This Tender Land — Review

This Tender Land by William Kent Krueger was one of my September Book of the Month picks, and I absolutely savored this beautiful book. Krueger is a master storyteller, and while this is the first book I’ve read by him, I’ll certainly add his backlist titles to my TBR!

This book is about Odie and his brother Albert, orphaned and sent to live at the Lincoln Indian Training School in Minnesota in 1932. It’s a miserable existence: punishment, hunger, and hard work. They find kindness through their friendship with Mose, a fellow student who has had his tongue cut out through an act of violence due to his Native American heritage, and through Emmeline, the daughter of a teacher at the school. Tragedy strikes and Emmy’s mom is killed in a tornado, and Odie, Albert, and Mose save Emmy from the cruelty that awaits her with the headmasters who try to adopt her, the Brickmans.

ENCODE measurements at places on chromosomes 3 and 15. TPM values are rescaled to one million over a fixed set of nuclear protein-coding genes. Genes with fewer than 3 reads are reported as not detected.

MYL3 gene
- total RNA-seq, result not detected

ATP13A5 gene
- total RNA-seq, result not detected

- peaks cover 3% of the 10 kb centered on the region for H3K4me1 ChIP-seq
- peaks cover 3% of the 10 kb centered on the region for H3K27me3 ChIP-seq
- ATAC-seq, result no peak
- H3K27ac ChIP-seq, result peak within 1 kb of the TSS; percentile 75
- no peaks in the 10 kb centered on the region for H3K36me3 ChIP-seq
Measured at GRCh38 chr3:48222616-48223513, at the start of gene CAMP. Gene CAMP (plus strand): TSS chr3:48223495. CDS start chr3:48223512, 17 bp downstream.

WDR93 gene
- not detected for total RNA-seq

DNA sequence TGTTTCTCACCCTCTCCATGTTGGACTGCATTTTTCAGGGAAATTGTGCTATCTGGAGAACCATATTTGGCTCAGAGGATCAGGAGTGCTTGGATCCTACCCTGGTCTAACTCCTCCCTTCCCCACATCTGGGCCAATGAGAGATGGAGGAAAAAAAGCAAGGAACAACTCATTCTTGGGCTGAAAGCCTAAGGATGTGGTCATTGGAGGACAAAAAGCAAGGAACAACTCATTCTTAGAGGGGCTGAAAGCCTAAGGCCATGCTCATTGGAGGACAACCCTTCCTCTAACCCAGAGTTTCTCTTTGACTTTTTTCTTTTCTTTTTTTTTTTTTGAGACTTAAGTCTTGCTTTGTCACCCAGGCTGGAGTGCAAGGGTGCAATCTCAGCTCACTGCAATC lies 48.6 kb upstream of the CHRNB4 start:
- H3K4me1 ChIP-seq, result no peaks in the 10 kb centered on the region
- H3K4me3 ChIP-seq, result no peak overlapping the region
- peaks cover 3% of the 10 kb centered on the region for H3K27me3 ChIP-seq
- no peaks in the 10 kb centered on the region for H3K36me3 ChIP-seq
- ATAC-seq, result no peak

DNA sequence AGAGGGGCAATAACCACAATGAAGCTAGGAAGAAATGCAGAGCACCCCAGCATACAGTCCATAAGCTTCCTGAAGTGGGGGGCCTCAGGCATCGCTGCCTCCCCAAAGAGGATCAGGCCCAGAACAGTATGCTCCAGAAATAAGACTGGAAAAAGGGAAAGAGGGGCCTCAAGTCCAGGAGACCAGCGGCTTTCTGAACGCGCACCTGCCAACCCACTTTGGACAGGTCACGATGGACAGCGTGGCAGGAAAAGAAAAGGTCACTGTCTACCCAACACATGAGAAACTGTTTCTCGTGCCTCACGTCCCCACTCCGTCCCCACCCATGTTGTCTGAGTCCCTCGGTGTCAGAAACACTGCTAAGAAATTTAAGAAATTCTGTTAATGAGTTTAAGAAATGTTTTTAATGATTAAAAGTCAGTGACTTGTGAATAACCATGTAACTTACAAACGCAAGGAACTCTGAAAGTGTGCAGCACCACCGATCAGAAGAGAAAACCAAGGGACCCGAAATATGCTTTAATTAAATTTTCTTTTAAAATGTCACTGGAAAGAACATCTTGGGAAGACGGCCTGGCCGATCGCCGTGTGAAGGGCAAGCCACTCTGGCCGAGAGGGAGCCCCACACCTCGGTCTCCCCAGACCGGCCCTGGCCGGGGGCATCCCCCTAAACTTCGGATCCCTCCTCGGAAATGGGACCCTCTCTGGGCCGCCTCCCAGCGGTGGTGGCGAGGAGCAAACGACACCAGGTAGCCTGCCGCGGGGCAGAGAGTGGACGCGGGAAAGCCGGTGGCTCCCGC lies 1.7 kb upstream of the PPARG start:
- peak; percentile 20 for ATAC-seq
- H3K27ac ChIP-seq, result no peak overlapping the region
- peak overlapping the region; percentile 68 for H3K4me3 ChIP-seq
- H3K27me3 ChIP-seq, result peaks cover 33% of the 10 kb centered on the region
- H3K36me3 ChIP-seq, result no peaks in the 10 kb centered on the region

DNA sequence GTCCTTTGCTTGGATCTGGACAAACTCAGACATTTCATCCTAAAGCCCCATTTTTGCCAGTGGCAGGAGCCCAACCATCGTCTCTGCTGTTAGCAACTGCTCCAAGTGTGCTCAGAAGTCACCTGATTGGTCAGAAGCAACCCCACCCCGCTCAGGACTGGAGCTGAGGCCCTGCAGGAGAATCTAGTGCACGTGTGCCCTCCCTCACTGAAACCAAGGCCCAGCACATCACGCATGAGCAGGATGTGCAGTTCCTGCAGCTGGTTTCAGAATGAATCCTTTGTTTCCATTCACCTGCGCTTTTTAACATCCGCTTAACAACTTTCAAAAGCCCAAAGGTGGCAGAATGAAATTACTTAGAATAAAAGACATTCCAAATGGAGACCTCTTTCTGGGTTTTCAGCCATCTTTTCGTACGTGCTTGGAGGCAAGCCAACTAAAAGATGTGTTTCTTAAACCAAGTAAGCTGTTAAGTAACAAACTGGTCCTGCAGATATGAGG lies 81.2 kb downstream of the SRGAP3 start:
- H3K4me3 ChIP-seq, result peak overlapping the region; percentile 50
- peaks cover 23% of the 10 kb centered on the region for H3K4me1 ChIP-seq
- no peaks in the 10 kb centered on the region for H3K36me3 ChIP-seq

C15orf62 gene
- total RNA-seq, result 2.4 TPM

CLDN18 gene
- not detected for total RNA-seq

The story reads like a Greek classical epic as they flee the Lincoln School in a canoe on the Gilead River, trying to make their way to St. Louis with the promise of a distant relative who may be able to help them. Along the way, they see all facets of American life: Hoovervilles, droughts, brothels, struggling small towns, opulent hotels, religious revivals. It’s a fascinating look at Depression-era America and those who inhabited it. Along the way, Odie, Albert, Emmy and Mose all learn what ‘home’ means to them, and learn infinite things about who they are.

Krueger’s writing was phenomenal. I often found myself stopping and really reflecting on his beautiful words. There are many examples, but the following is one that I loved:

“We breathe love in and we breathe love out. It’s the essence of our existence, the very air of our souls.”

This book is destined to be a modern classic! 5/5 stars.

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